Cheers to Wedding Beers: Part 2, Mosaic Red Ale
Editor’s Note: This is part two of a two-part series of guest posts by my buddy Brandon O., describing the beers he made for my wedding last November. If you haven’t read part one, go back and check it out here.
When we were trying to decide what wedding beer #2 was going to be, we only had a few qualifications:
- The beer needed to be low ABV.
- The beer needed to appeal to a wide range of tastes and preferences.
Since the lager was going to be light colored and extremely easy drinking, we wanted something with a little more depth than a pale ale or IPA. After talking about some previous beers we’ve enjoyed—and toying around with the idea of a smaller stout or porter—we settled on something a little more middle of the road, albeit with a twist: a red ale hopped with Mosaic and fermented with S-04 to give it a slightly more fruity aroma and flavor.
What’s in it?
- Category: Irish Red Ale (BJCP 15A)
- Method: All grain (batch sparged)
- Batch size: 5 gallons
- Mash: 3.41 gallons @ 152F for 60 minutes
- Sparge #1: 1.57 gallons @ 168F for 20 minutes
- Sparge #2: 3.86 gallons @ 168F for 20 minutes
- Boil: 60 minutes
- Fermentation: 14 days at 68F
- OG: 1.043
- FG: 1.008
- ABV: 4.7%
- IBU: 30
- 7 lb 4 oz Proximity Pale Ale (77.9%)
- 1 lb 4 oz Chateau Cara Ruby (13.4%)
- 6 oz Crystal 60L (4%)
- 6 oz RoastOat (4%)
- 1 oz Debittered Black Malt (0.7%)
- 0.5 oz Mosaic [11.2% AA] @ 60 minutes (22 IBU)
- 0.25 oz Mosaic [11.2% AA] @ 15 minutes (5.5 IBU)
- 0.25 oz Mosaic [11.2% AA] @ 5 minutes (2.2 IBU)
- 1.5 oz Mosaic [11.2% AA] dry hop for 3 days before packaging
- Yeast: 1 packet of SafAle English Ale S-04 (dry)
- Water: 8.85 gallons of RO water + 5g Gypsum in mash water
How’d it go?
As with the lager, the red ale brew day went exactly to plan. Having brewed over 100 beers on my system, standard beers like this (no crazy adjuncts, long boils, decoction, partigyles, etc.) are very straightforward. The mash, sparging, boil, and chilling all went by without any trouble. I transferred the chilled wort to a sanitized fermenter and pitched a packet of S-04. The beer was chugging along nicely the next morning. I left the beer to ferment for 2 weeks at 65F.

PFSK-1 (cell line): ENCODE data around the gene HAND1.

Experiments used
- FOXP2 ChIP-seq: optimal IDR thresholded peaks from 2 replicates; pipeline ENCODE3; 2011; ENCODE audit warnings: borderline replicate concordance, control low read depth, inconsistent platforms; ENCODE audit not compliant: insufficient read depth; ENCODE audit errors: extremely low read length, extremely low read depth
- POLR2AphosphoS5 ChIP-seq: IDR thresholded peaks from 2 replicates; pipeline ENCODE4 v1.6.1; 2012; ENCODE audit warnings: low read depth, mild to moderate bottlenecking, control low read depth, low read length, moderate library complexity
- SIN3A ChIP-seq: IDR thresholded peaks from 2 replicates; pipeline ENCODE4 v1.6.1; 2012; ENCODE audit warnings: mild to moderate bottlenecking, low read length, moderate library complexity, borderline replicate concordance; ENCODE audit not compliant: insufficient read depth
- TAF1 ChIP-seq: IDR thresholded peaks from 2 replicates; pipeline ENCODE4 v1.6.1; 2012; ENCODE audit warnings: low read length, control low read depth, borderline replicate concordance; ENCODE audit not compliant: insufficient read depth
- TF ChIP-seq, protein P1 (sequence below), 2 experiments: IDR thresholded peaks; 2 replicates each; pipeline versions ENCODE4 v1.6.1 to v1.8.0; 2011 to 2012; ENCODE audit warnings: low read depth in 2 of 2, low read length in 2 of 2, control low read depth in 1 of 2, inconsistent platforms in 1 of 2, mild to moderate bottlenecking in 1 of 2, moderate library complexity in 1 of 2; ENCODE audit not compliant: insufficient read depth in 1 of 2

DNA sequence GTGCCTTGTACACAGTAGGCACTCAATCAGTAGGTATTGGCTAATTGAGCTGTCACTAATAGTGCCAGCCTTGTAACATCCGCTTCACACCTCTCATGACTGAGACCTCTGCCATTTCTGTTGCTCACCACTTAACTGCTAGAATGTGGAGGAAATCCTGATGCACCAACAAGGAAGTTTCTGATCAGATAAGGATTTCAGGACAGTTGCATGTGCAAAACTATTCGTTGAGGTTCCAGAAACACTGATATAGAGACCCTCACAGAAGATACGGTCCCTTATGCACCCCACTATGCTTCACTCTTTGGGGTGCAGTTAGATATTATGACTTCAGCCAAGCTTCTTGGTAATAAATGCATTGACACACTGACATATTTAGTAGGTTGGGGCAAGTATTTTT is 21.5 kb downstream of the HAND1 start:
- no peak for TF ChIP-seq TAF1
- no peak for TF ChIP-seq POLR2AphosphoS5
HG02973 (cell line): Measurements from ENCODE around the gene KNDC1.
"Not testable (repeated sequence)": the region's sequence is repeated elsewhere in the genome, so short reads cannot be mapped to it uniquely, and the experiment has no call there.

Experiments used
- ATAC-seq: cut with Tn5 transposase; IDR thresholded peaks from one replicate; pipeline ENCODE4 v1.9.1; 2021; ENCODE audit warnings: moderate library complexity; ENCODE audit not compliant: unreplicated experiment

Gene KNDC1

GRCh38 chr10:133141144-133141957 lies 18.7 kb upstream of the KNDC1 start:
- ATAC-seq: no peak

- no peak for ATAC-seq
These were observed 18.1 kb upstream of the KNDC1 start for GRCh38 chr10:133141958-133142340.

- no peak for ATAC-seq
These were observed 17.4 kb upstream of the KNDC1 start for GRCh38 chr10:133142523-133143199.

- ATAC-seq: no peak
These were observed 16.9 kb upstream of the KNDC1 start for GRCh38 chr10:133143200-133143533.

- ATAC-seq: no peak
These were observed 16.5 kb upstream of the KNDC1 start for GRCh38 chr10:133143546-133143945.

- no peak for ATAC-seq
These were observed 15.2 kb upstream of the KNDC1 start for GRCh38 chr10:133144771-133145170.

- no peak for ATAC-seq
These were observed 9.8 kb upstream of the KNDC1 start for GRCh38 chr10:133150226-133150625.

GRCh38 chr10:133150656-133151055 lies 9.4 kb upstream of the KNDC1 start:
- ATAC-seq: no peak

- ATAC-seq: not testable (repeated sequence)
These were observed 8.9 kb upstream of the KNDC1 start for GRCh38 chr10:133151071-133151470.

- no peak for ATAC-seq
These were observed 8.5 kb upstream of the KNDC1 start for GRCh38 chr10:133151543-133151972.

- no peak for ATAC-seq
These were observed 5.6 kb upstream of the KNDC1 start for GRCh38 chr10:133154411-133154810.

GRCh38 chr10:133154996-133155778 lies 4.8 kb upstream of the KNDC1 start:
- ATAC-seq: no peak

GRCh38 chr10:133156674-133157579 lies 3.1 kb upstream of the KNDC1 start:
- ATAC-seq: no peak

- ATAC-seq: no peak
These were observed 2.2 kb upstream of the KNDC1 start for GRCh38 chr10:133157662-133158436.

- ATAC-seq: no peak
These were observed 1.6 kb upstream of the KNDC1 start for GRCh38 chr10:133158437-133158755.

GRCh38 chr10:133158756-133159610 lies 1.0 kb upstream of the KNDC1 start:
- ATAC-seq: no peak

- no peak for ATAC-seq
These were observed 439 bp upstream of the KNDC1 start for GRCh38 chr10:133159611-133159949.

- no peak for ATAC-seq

I brewed this beer a few weeks before the wedding, which gave me plenty of time for fermentation to complete and then a week in my kegerator to carbonate.
How’s it taste?
Appearance: Ruby colored without much haze. I thought it would be totally clear but there’s still some chill haze present. The head is white and lingers for several minutes.
Aroma: Fruit and berry notes from the Mosaic lead, followed by a light caramel.
Taste: It’s a well-rounded flavor profile that combines the fruitiness from S-04, berry flavors from the Mosaic, and a nice caramel and slight roast from the malts. I wouldn’t say any one of these profiles is overpowering—they all mix really well together.
Mouthfeel: Slightly creamy and smooth, giving the impression that there’s some lactose or other sugar in there. If I had the right setup, this would be excellent on nitro.
Would I brew it again?
Red ales are a style I don’t really gravitate toward, but whenever I have one, I remember how much complexity this style has. I would love to brew this beer again, although I might try different hops to see how they play with the caramel notes. Mosaic actually worked really well with this beer, though, so if you’re thinking about brewing it as-is, it’s certainly great without any adjustments.
Surprisingly, neither of the kegs kicked during the wedding, so I’ve been sipping on them for the last month or so. (Editor’s note: Wine, champagne, and cocktails were also available at the open bar, and we only had around 30 guests, so the beers no kicking is certainly no commentary on their quality!) Both beers have held up extremely well with some extended aging. As I mentioned in my first post, the lager did finally drop completely clear and still retains the citrus flavor and aroma it had during the wedding. The red ale has lost just a bit of its Mosaic presence, but it’s still an extremely solid beer.
If you’re looking for an easy-drinking beer to have on tap for a special event (or just daily drinking), either of these beers would be a great choice.